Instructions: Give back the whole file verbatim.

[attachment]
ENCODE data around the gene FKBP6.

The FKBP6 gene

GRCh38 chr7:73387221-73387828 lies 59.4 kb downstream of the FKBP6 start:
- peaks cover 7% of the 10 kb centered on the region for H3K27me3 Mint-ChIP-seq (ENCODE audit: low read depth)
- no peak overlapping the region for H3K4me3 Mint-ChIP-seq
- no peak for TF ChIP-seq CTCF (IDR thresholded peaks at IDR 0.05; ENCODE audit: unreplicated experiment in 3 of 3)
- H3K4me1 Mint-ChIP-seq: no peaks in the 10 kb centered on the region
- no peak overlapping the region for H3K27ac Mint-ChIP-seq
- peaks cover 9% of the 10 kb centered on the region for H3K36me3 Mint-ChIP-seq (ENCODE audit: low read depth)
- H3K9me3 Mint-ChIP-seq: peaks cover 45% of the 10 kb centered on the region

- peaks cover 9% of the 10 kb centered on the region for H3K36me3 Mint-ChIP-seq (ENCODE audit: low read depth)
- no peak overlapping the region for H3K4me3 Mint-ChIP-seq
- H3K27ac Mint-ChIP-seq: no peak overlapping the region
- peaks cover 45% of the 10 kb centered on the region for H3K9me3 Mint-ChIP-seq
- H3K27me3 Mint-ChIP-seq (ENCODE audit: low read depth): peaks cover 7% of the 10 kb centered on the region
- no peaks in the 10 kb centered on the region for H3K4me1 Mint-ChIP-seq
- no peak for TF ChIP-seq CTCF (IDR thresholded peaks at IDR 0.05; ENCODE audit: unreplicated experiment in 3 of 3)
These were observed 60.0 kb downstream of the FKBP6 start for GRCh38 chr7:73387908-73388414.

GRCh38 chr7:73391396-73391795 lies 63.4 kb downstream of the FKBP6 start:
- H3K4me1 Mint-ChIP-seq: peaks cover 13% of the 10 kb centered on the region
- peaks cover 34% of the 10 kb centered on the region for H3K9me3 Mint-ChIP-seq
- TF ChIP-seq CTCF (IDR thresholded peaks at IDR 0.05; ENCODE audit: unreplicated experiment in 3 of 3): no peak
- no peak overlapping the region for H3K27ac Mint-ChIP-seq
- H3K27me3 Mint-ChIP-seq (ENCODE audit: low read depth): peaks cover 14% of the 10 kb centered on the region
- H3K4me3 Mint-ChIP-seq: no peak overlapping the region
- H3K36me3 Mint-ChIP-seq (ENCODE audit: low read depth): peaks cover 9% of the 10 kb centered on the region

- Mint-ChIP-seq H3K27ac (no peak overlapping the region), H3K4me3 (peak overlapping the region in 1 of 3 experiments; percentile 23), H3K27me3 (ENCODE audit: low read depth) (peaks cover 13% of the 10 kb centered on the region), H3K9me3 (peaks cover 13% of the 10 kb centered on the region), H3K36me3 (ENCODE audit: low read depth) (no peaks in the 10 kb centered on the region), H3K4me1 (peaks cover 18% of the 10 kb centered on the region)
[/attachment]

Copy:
ENCODE data around the gene FKBP6.

The FKBP6 gene

GRCh38 chr7:73387221-73387828 lies 59.4 kb downstream of the FKBP6 start:
- peaks cover 7% of the 10 kb centered on the region for H3K27me3 Mint-ChIP-seq (ENCODE audit: low read depth)
- no peak overlapping the region for H3K4me3 Mint-ChIP-seq
- no peak for TF ChIP-seq CTCF (IDR thresholded peaks at IDR 0.05; ENCODE audit: unreplicated experiment in 3 of 3)
- H3K4me1 Mint-ChIP-seq: no peaks in the 10 kb centered on the region
- no peak overlapping the region for H3K27ac Mint-ChIP-seq
- peaks cover 9% of the 10 kb centered on the region for H3K36me3 Mint-ChIP-seq (ENCODE audit: low read depth)
- H3K9me3 Mint-ChIP-seq: peaks cover 45% of the 10 kb centered on the region

- peaks cover 9% of the 10 kb centered on the region for H3K36me3 Mint-ChIP-seq (ENCODE audit: low read depth)
- no peak overlapping the region for H3K4me3 Mint-ChIP-seq
- H3K27ac Mint-ChIP-seq: no peak overlapping the region
- peaks cover 45% of the 10 kb centered on the region for H3K9me3 Mint-ChIP-seq
- H3K27me3 Mint-ChIP-seq (ENCODE audit: low read depth): peaks cover 7% of the 10 kb centered on the region
- no peaks in the 10 kb centered on the region for H3K4me1 Mint-ChIP-seq
- no peak for TF ChIP-seq CTCF (IDR thresholded peaks at IDR 0.05; ENCODE audit: unreplicated experiment in 3 of 3)
These were observed 60.0 kb downstream of the FKBP6 start for GRCh38 chr7:73387908-73388414.

GRCh38 chr7:73391396-73391795 lies 63.4 kb downstream of the FKBP6 start:
- H3K4me1 Mint-ChIP-seq: peaks cover 13% of the 10 kb centered on the region
- peaks cover 34% of the 10 kb centered on the region for H3K9me3 Mint-ChIP-seq
- TF ChIP-seq CTCF (IDR thresholded peaks at IDR 0.05; ENCODE audit: unreplicated experiment in 3 of 3): no peak
- no peak overlapping the region for H3K27ac Mint-ChIP-seq
- H3K27me3 Mint-ChIP-seq (ENCODE audit: low read depth): peaks cover 14% of the 10 kb centered on the region
- H3K4me3 Mint-ChIP-seq: no peak overlapping the region
- H3K36me3 Mint-ChIP-seq (ENCODE audit: low read depth): peaks cover 9% of the 10 kb centered on the region

- Mint-ChIP-seq H3K27ac (no peak overlapping the region), H3K4me3 (peak overlapping the region in 1 of 3 experiments; percentile 23), H3K27me3 (ENCODE audit: low read depth) (peaks cover 13% of the 10 kb centered on the region), H3K9me3 (peaks cover 13% of the 10 kb centered on the region), H3K36me3 (ENCODE audit: low read depth) (no peaks in the 10 kb centered on the region), H3K4me1 (peaks cover 18% of the 10 kb centered on the region)